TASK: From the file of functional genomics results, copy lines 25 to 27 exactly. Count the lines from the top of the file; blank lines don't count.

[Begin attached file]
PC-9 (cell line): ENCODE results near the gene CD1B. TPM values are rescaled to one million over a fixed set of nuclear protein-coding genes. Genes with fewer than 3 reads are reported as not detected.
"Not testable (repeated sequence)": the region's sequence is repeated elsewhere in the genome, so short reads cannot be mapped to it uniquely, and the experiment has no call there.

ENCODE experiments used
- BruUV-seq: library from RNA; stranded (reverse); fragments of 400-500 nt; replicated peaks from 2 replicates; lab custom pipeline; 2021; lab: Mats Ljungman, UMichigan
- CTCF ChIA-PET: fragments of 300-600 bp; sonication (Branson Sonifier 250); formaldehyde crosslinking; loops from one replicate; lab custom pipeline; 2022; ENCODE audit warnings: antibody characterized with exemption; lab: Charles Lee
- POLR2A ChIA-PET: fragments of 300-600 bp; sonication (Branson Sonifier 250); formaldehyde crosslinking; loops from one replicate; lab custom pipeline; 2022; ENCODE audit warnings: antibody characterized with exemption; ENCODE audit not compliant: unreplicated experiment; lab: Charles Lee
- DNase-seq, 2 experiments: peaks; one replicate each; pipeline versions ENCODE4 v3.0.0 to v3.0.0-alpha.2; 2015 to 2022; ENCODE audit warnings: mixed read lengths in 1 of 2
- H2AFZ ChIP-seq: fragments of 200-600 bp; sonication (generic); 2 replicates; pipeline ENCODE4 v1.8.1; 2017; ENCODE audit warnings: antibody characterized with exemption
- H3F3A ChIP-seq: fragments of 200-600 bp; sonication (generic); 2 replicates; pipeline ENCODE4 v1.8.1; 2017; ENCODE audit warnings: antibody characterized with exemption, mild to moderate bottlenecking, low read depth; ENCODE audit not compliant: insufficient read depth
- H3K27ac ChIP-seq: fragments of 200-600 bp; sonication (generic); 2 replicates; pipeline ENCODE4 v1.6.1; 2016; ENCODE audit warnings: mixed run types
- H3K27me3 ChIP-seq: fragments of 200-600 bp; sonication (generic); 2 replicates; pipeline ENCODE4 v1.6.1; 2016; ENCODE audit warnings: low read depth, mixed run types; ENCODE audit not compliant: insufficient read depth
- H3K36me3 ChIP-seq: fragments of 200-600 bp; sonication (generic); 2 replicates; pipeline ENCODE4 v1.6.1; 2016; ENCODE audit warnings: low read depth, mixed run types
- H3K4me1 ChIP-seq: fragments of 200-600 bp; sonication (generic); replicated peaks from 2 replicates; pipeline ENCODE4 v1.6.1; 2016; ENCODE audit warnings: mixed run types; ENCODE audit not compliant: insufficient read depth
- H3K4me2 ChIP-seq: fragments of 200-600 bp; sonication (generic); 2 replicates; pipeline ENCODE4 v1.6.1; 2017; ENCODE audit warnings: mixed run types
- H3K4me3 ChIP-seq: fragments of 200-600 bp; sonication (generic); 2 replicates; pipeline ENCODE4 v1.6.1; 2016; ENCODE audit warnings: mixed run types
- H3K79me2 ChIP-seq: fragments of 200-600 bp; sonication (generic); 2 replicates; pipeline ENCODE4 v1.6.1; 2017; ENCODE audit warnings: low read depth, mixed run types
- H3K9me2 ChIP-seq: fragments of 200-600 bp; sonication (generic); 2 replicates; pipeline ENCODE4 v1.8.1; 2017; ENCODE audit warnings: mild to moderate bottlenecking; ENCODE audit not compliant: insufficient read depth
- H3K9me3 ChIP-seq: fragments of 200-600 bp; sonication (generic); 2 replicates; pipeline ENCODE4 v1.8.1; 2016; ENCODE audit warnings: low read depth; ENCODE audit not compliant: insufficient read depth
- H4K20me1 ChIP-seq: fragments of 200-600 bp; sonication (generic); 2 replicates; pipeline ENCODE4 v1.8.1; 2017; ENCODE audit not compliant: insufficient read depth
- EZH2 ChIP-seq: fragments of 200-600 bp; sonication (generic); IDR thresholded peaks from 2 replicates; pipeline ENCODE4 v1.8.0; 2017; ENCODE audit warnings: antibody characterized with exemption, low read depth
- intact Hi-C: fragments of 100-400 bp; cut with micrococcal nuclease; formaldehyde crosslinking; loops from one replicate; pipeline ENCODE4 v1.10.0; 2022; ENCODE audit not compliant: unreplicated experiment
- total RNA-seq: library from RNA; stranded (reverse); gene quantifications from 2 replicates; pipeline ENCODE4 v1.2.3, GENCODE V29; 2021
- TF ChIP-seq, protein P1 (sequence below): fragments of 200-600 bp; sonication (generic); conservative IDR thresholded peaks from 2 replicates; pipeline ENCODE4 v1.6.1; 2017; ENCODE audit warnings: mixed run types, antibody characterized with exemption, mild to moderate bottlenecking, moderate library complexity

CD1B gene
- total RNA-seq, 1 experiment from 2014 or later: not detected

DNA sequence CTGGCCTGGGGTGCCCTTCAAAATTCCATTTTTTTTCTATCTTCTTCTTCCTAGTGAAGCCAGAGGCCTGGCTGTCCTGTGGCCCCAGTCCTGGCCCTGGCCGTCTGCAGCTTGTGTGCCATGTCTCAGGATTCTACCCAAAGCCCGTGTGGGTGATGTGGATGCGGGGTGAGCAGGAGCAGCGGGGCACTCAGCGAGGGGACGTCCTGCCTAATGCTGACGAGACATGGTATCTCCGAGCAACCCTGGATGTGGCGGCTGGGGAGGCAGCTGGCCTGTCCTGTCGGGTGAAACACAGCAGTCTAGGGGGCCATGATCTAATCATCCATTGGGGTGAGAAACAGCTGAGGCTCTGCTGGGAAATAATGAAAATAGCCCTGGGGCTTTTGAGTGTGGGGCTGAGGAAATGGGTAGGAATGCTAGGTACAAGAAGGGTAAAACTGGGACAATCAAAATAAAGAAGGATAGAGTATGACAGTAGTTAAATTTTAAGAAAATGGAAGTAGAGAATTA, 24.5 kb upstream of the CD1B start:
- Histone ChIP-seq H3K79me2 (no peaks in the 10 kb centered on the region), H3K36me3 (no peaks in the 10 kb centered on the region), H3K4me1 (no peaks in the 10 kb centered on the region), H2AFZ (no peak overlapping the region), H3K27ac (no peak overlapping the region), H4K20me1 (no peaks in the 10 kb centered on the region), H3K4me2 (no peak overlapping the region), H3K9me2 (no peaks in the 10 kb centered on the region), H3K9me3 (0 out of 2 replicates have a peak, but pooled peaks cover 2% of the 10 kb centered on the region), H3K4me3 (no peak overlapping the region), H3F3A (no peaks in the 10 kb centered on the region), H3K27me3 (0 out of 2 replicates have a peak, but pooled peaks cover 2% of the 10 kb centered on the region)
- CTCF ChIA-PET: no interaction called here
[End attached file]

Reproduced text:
- total RNA-seq, 1 experiment from 2014 or later: not detected

DNA sequence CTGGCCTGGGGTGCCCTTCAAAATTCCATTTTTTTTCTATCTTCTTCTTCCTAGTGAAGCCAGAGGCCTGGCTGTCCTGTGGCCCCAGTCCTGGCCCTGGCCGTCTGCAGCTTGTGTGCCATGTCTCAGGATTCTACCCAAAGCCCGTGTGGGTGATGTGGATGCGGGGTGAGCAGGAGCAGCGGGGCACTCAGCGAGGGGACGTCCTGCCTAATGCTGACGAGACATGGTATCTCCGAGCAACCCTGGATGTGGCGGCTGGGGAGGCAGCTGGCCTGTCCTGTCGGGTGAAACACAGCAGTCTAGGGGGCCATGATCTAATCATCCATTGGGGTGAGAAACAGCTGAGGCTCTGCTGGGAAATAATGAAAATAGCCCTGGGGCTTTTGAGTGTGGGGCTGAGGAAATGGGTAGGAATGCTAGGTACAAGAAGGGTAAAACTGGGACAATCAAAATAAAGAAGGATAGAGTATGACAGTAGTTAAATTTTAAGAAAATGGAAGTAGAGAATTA, 24.5 kb upstream of the CD1B start:
- Histone ChIP-seq H3K79me2 (no peaks in the 10 kb centered on the region), H3K36me3 (no peaks in the 10 kb centered on the region), H3K4me1 (no peaks in the 10 kb centered on the region), H2AFZ (no peak overlapping the region), H3K27ac (no peak overlapping the region), H4K20me1 (no peaks in the 10 kb centered on the region), H3K4me2 (no peak overlapping the region), H3K9me2 (no peaks in the 10 kb centered on the region), H3K9me3 (0 out of 2 replicates have a peak, but pooled peaks cover 2% of the 10 kb centered on the region), H3K4me3 (no peak overlapping the region), H3F3A (no peaks in the 10 kb centered on the region), H3K27me3 (0 out of 2 replicates have a peak, but pooled peaks cover 2% of the 10 kb centered on the region)